Here little piggy

following in the footsteps
on the trail

When I’m on a roll and doing the right thing by my back (my G.P. freaked when I said I was discovering the merits of beer and wine over prescription pills to ease chronic pain), I get out and walk.

Up and down and around the numerous ‘chemins‘(paths) of our local village after dropping Lilas off at school – or if I’m at home, I lock the door behind me and head out for a wander around ye olde hamlet.  There’s nothing better for head-clearing than getting out and enjoying the sights and smells and sounds from the viewpoint of your feet (I haven’t yet embraced the bike-thing, despite obvious inspiration from the many folk here in Frogsville).

And now more than ever – with the hunting season is officially over, I can walk panic-free.

It sounds crazy but believe me, there’s this dodgy period of the year, from September to the end of February, when delightful shots ring in the air and I freeze and cower behind some vines.  The hunters are out.  Crouching like a ninny, you wonder if your bulk in a huge brown puffa jacket ressembles more wild sanglier (boar) than human.  Especially when you’re not much taller than a wild boar – and on all fours (ooh la la, I won’t start).  Here little piggy.

Lilas likes collecting up the rubbish they leave behind. On you girl!

I’m not joking, accidents happen all over France each year during hunting season.  You can find any number of stats on the net, one of which claims 57 hunting-related deaths in the 2012/2013 season (up from 42 in the 2011/2012 year).  But the stats, depending who is reporting them, vary: the Office National de la Chasse et de la Faune Sauvage cites for 2011/2012, 131 hunting-related accidents of which only 18 were mortal, for eg.  And don’t forget the 9% concerning ‘non-hunters’…

hunting plaque

It’s a topic charged with anger on both sides of the fence.  I wonder which side this author is hanging on…

Oohla, Bernard has a petit hunting zizi surprise in his pocket
Ooh laa, Bernard’s petit hunting zizi surprise has popped out of its pocket – image courtesy of La Buvette des Alpages
…(AND NO, Bill! – that is not me that circled the goods)

Yes I’m confused, and wary of the propaganda – but when you’re out there enjoying the cacophany of shots whilst stepping over colourful empty shell cases, I wonder what my odds are.  I should maybe don a red beanie and have a plastic red rose held high, a la the travel guides shepherding their groups around the grand squares of Europe.

a tranquil walking path
a tranquil walking path, minus the hunting crowd

On the less extreme end, some groups simply argue for a ban on Sundays (most accidents occur on weekends)…  This leads me to wonder why Wednesday (with Saturday and Sunday) is also nominated as an’open’ hunting day of the week  – when it is, all-over France, the mid-week day-off for children from school?  Can’t say I’m itching to take Lilas out for a walk when you can see the camouflage khakis and gun cocked on a guy strolling not that far from the kitchen door.

But hey, on the whole I have no problems with hunting if regulations are respected.  It’s incredibly popular here in the Minervois and you see a big proportion of the villagers getting involved.  It’s almost like a religion.  And these guys are outside, enjoying the elements (and the odd bottle of red) and providing some of us meat-eaters with food on the table.  Probably better than frozen nuggets, pot and a few hours of Playstation in a dark living room .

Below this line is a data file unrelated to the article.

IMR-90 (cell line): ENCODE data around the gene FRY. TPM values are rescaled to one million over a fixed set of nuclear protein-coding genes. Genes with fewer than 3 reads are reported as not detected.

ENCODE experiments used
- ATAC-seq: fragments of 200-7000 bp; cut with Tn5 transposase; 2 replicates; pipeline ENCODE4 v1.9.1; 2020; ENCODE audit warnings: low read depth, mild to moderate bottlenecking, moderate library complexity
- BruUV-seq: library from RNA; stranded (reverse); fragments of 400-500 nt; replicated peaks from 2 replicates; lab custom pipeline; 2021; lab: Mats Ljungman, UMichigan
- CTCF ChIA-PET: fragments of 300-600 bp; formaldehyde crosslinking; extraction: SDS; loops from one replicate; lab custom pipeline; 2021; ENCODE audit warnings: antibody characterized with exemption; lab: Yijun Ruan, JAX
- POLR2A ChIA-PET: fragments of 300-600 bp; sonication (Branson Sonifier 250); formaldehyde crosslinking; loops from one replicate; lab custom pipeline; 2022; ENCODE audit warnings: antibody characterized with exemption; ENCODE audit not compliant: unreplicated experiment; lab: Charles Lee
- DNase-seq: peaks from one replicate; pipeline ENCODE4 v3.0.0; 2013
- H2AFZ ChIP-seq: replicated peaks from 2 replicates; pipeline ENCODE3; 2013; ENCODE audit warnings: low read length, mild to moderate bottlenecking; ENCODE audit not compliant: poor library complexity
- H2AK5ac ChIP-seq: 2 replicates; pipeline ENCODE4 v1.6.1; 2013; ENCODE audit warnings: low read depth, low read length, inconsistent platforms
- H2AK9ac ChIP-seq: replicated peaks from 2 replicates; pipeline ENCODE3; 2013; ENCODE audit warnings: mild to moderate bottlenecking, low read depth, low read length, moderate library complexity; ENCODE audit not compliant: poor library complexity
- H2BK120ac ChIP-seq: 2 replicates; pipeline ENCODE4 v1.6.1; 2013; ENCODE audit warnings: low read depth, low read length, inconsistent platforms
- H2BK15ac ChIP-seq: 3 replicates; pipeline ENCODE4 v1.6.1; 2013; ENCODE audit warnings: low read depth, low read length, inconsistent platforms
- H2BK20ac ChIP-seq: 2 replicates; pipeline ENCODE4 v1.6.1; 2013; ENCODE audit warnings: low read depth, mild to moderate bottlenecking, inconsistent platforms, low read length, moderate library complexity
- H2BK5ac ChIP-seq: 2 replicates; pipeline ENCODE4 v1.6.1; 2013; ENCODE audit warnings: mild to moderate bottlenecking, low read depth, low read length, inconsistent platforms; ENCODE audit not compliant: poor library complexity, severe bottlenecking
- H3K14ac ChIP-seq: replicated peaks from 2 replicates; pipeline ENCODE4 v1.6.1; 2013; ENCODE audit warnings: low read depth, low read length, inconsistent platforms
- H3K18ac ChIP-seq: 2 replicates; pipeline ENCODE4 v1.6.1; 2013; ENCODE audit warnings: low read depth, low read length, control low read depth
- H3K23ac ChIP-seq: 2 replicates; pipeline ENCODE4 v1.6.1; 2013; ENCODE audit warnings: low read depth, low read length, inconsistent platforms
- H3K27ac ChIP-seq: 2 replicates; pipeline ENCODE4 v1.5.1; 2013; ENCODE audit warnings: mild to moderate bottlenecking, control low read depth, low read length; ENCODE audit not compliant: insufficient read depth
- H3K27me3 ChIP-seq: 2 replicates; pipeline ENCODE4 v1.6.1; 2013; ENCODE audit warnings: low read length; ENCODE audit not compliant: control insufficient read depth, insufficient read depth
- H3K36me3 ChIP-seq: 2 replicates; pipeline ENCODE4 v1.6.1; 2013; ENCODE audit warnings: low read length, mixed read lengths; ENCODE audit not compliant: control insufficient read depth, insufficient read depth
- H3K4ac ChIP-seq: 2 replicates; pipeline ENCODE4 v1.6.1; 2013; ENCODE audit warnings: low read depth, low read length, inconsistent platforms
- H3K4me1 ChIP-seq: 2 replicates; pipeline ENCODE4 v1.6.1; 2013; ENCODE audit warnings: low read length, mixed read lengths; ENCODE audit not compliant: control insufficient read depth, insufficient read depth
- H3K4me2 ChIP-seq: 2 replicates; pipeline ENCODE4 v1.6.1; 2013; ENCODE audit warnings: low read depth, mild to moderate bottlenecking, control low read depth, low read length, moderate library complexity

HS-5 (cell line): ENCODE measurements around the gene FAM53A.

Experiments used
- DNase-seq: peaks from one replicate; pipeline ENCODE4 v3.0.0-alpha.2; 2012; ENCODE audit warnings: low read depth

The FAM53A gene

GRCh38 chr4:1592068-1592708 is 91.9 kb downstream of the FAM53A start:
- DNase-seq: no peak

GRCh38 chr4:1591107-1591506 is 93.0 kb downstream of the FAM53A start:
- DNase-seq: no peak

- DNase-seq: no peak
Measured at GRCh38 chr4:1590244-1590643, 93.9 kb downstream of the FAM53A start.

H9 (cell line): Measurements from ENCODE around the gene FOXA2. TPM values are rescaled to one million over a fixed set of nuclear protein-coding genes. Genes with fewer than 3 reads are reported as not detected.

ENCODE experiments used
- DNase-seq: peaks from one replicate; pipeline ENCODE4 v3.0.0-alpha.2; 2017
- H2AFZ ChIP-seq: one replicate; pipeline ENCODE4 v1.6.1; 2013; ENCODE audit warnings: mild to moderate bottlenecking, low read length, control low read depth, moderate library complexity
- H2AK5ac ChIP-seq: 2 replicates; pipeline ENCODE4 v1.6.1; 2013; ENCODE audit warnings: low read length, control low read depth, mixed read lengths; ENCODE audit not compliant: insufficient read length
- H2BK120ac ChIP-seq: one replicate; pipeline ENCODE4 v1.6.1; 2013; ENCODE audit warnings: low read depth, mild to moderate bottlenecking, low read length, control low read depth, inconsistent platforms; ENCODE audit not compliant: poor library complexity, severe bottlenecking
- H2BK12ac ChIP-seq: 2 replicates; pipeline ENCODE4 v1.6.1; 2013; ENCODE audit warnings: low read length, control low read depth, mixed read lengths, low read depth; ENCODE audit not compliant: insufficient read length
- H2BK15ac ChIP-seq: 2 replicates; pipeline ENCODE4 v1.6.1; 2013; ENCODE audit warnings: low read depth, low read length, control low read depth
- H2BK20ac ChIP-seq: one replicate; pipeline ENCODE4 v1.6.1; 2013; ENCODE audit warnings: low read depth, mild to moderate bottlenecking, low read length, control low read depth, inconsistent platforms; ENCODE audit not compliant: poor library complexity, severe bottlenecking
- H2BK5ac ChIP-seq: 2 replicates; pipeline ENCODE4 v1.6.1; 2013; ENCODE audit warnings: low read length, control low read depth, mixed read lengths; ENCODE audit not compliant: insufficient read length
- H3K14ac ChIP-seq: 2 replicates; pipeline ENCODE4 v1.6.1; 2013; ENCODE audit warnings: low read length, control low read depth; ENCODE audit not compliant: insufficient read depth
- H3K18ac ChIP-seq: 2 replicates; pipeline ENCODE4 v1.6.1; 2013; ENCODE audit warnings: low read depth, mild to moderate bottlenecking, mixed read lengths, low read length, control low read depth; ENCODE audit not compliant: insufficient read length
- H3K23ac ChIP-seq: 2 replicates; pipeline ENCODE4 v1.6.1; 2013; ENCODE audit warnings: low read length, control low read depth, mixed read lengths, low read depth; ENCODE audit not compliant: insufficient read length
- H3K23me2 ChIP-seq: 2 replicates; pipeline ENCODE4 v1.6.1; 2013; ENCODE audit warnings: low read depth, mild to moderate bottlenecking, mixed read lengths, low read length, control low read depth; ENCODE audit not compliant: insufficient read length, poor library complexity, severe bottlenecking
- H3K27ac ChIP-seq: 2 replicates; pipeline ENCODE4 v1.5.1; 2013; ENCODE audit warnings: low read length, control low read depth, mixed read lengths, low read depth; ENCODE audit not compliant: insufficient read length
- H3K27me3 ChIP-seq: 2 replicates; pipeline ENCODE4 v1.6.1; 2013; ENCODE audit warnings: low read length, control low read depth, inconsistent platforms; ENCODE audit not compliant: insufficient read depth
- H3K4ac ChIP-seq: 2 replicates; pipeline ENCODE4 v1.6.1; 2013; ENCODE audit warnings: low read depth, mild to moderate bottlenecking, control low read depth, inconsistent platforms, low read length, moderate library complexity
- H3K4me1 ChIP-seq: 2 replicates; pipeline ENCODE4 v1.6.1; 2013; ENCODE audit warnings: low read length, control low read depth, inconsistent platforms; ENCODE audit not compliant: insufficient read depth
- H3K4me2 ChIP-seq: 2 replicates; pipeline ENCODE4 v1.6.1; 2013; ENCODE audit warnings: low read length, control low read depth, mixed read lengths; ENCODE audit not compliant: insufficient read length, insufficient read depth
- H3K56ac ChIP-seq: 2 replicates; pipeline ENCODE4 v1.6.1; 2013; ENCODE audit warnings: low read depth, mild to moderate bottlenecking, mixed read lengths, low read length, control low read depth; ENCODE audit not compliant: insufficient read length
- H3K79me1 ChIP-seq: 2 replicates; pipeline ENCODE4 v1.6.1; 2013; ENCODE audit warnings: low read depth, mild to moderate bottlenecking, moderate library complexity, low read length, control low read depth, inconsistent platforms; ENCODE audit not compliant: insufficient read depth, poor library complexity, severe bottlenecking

dawgs in the back
dawgs in the back…  (I’d been wondering where I’d put this pic)

So onto those walks.  Like I said,  the season has offically ‘closed’ and the hunters are at rest for the next few months at least.  The piggies et al can relax – and me too.

hamlet 8

hamlet 6

hamlet 3

4L hamlet


hamlet 2

black pusscalam13





hamlet 10

7 thoughts on “Here little piggy

  • I remembered walking in the garrigue with my dog as a kid, completely unaware of the danger – for me and my dog!! Now I am wondering a bit more if it was completely safe and if my father was completely sound to let me go as I wished :)!

    It tends to disappear – but in my village, hunters used to nail wild boars feet to their garage doors as a trophy. I love to show that to my Dutch friends and see the disgust on their faces (most on them are vegetarians, it makes the cultural gap even wider! )

    Talking about friends, it’s good to have hunters as friends – you might get a bit of game once in a while!

    PS I hope your back gets better soon – did you try yoga? Not sure you can get lessons in teh Minervois 🙂 but if you can it’s great for a lot of things.

    • Hi there Marilyne. Thanks a lot for your message – sounds like you’re lucky to be here, in this day, writing one!! It’s like all those things when we were kids, you wonder how we all got here!… But they have their right to be out there, as long as they keep a good aim.

      And thanks for letting me know about the yoga. You’re right, it’s not that easy to find someone around here who knows about injuries etc (especially in English, which is the language I would prefer to have instructions in!). I did do some sessions with a friend whcih gave me a good feeling for it, but our group stopped. I reckon I should get back onto finding someone again – walking isn’t enough.
      Take care

  • I cannot believe your photo. Was it your highlighter pen which drew our attention to the little piggy ? Now esconced in St. Chinian , but with a back story too absurd to mention . Keep blogging !

    • No Bill, can’t say that was moi and my ink that circled the ‘piggy’… the boys had already gone to work on it, it seems!
      Thanks for your query however! And I’m glad to have found your very funny musings on WP!

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